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Monty On The Run
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Monty On The Run
The second instalment - Monty in deeper water.
[1,226 words]
James Bondjamesbond
[March 2004]
Introducing Monty Finch (Short Stories) This is the first chapter of my Monty Finch series. In this first instalment our hero finds himself in cold water. [2,432 words] [Drama]
Monty On The Run
James Bondjamesbond

Monty on the Run

Monty the Second

The earth on the bank gave way as Monty tried to climb up to the path, and he slid back down the hill towards the old man. It was easy to see what had happened now, the hill was treacherous. The man had obviously slipped off the path and knocked himself unconscious as he tumbled towards the trees below.

Monty ran at the hill again, and this time made it up onto the path. He began to run back towards his flat, and stumbled as he felt something against his leg. It was the old man’s dog, running alongside. Monty let out a cry of exasperation and stopped.

“Go,” he shouted. “Away. Go back to your master.” Monty turned and started to run again, but he found that he couldn’t lose the dog. After his earlier brushes with the police, Monty had planned on hiding out back at his flat until someone else found the old man, but he could now see that wasn’t going to work. Resigned to another embarrassing encounter with the police, he turned back and walked down the path, the dog running ahead towards its owner.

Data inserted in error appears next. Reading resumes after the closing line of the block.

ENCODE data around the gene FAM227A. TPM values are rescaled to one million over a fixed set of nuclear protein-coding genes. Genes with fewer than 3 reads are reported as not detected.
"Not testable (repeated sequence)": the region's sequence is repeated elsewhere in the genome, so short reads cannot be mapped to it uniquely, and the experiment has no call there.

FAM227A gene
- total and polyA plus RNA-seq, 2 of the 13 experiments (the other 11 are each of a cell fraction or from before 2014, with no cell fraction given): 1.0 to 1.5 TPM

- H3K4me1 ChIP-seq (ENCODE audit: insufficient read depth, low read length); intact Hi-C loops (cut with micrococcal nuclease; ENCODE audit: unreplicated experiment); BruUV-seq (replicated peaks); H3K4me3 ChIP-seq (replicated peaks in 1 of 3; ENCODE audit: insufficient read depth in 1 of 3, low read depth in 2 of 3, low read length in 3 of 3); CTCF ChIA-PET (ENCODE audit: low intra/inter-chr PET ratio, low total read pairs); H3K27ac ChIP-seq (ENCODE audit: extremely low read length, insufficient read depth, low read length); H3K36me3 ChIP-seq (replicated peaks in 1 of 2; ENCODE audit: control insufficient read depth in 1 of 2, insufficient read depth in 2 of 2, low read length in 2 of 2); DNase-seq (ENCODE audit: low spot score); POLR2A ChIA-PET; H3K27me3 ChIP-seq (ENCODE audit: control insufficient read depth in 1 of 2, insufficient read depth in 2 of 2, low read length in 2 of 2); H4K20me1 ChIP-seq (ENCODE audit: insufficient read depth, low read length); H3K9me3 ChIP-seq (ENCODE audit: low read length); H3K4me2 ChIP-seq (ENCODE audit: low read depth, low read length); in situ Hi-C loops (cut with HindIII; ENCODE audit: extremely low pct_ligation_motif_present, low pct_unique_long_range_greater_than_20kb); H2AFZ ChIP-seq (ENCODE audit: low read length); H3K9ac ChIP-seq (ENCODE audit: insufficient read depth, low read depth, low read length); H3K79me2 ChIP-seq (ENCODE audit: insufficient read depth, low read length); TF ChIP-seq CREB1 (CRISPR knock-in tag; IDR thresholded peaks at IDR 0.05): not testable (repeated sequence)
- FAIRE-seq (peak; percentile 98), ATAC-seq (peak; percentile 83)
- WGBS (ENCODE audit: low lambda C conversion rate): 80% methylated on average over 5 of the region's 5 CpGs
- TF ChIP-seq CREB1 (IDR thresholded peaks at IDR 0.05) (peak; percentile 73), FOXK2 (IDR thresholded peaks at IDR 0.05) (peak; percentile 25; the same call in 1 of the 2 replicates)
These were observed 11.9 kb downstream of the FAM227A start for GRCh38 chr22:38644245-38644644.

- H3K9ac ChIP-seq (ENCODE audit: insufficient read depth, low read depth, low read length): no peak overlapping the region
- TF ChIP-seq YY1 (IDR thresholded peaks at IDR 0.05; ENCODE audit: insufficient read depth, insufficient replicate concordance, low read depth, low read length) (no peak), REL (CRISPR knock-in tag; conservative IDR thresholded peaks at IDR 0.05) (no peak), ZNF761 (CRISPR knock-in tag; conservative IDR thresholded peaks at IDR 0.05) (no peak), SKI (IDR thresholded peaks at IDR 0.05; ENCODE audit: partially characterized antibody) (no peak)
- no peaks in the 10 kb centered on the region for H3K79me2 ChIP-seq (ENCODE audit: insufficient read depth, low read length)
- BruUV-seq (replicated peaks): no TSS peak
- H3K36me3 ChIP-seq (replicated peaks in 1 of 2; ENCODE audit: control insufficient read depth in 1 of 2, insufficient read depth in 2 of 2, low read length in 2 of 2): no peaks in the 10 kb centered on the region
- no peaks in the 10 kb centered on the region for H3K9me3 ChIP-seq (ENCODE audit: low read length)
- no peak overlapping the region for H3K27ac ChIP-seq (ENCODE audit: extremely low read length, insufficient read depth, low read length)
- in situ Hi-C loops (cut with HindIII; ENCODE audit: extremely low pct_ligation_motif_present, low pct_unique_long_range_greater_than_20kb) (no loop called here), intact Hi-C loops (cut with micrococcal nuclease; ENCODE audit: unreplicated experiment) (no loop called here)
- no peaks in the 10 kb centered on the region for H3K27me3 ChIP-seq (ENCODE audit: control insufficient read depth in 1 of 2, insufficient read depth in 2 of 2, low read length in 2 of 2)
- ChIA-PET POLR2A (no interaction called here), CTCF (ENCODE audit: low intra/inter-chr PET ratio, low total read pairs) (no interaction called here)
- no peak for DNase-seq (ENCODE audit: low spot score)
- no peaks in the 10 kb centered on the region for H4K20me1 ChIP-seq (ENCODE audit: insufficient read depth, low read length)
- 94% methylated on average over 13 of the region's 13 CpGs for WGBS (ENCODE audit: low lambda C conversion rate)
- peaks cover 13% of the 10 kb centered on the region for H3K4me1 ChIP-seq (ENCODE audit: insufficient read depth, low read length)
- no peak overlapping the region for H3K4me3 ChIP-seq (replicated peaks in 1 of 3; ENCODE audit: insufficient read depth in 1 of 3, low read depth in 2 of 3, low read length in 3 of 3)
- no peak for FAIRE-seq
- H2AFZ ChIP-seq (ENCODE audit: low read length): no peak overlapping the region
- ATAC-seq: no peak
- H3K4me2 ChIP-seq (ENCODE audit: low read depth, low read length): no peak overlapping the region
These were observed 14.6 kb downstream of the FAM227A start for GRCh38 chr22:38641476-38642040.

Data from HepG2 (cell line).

Monty followed, and again made his way down the bank towards the crumpled heap below. Hesitantly, he placed his hand on the man’s shoulder and pulled. The body shifted, revealing a lifeless face.


Holding the dog in his arms, Monty heard the sirens approach minutes after he had dialled 999. He was sitting on a fallen tree at the side of the path opposite the bank. The path was too narrow to take an ambulance or police car, and Monty was soon joined by two out-of-breath policemen and two paramedics carrying a stretcher.

Monty was dismayed to see that one of the policemen was the one who had interrogated him earlier in the week. They approached him while the paramedics attempted to navigate their way down the bank with the stretcher.

“It’s not your week, is it?” said the familiar policeman, frowning.

“Not exactly, no,” Monty replied.

“I think we’d better walk back to the car so you can give us a statement,” the policeman said, and, with his hand on Monty’s shoulder, they started to walk back towards the road. Monty glanced down the bank as they passed, and saw the old man’s dog barking at the paramedics as they struggled to lift his master’s body onto the stretcher. The dog snapped at one of the paramedic’s ankles and tugged at his overalls, causing him to fall back and drop the stretcher. Monty hung his head and walked on.